Data on Community-Acquired Pneumonia Caused by Atypical Microorganisms Compiled

Data on Community-Acquired Pneumonia Caused by Atypical Microorganisms Compiled

Researchers conducted a study to determine possible associations between atypical microorganisms that cause community-acquired pneumonia (CAP) and particular seasons, patient characteristics such as age and gender, and the presence of chronic obstructive pulmonary disease (COPD).

The findings suggest that the microorganisms are associated with non-respiratory season from early May to early October, males, the absence of COPD and in people less than 60 years old.

The research paper, “Atypical aetiology in patients hospitalised with community-acquired pneumonia is associated with age, gender and season; a data-analysis on four Dutch cohorts”, was published in BMC Infectious Diseases.

Microorganisms that cause community-acquired pneumonia (CAP) are often divided into three groups, viral, typical and atypical.

Atypical microorganisms include Legionella species, Coxiella (C.) burnetii (Q-fever), Mycoplasma (M.) pneumoniae, and Chlamydia species. Microbiological testing is not standard in clinical practice so causal microorganisms remain unidentified. The first choice of treatment for patients with low to moderately severe CAP does not always concern atypical microorganisms.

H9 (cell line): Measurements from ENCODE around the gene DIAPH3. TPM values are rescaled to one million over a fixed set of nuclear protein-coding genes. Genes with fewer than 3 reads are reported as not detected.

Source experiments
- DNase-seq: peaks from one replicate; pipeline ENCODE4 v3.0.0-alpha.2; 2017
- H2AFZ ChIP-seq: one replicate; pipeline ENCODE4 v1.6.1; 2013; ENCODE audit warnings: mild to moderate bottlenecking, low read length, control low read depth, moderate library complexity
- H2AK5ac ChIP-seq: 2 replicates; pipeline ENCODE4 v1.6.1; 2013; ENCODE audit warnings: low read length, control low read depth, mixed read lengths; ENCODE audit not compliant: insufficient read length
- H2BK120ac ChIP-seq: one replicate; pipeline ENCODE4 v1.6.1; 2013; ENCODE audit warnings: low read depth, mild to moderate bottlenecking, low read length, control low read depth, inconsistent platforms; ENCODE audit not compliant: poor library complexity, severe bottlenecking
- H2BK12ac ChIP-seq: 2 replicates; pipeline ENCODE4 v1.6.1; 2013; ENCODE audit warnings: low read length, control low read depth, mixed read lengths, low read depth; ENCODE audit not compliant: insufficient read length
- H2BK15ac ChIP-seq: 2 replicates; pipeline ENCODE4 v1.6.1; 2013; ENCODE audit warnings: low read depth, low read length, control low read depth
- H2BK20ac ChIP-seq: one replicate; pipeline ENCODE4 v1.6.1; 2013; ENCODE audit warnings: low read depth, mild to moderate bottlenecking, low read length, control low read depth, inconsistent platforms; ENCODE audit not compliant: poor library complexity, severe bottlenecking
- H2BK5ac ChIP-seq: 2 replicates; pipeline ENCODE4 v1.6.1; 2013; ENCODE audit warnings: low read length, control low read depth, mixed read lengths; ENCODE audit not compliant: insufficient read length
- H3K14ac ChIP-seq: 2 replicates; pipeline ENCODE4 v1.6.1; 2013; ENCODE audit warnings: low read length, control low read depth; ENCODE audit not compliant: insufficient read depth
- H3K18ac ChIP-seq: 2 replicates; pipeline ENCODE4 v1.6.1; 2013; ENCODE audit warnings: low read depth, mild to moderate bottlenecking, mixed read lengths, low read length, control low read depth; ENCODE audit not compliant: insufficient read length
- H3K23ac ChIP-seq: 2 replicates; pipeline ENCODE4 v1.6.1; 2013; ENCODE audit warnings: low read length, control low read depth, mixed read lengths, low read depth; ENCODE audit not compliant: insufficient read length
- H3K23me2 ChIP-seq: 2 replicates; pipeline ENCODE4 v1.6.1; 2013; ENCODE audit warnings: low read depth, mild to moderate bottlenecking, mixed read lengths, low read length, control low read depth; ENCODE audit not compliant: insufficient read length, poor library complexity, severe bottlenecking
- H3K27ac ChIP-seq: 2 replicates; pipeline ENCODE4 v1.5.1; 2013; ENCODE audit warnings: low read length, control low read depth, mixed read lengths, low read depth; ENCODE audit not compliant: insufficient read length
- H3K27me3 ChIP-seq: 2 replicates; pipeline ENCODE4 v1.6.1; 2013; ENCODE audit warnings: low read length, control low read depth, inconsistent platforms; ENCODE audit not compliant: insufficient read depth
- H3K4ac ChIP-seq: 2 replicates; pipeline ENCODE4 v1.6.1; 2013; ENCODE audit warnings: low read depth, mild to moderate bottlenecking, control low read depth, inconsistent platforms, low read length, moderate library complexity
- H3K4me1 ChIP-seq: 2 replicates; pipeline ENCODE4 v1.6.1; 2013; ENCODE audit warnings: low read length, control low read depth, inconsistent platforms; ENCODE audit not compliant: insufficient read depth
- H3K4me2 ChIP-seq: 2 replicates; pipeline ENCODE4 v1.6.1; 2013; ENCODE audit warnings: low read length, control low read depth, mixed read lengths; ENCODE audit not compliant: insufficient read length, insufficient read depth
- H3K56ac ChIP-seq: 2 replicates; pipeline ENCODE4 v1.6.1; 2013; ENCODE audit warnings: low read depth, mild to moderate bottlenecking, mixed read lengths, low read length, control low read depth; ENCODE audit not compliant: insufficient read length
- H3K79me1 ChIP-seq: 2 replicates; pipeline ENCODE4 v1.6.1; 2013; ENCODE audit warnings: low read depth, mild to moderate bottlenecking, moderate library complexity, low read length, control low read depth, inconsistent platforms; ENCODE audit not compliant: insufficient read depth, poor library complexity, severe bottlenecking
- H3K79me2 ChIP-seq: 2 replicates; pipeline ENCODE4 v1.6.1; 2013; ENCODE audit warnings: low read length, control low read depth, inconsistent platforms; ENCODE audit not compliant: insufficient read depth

Microorganisms that cause CAP show seasonal variation, with incidence usually rising during wintertime. Among atypical microorganisms, Legionella (L.) species and C. burnetii, for example, increase during summertime and early spring.

Because microbiological testing is not recommended for patients with low to moderately severe CAP, antibiotic treatment for CAP is usually based on observation. But, identification of specific circumstances associated with increased risk of CAP, could be useful to determine optimal treatment.

In the present study, researchers investigated the behavior of the microorganisms, seasonal variability and patients’ characteristics, including diagnosis of COPD. The scientists analyzed databases from four prospective studies, which included 980 patients hospitalized with CAP in the Netherlands.

The findings reveal that in 565 of the cases (57.7%) a main cause was able to be identified. Out of those, 117 (20.7%) were caused by atypical microorganisms. CAP caused by atypical bacteria was 40.4 % during from May to early October (non-respiratory season), and 67.2 % among patients under age 60 during the season.

Researchers concluded that extensive microbiological testing should be considered in patients less than 60 years old who are admitted with CAP from early May to early October.

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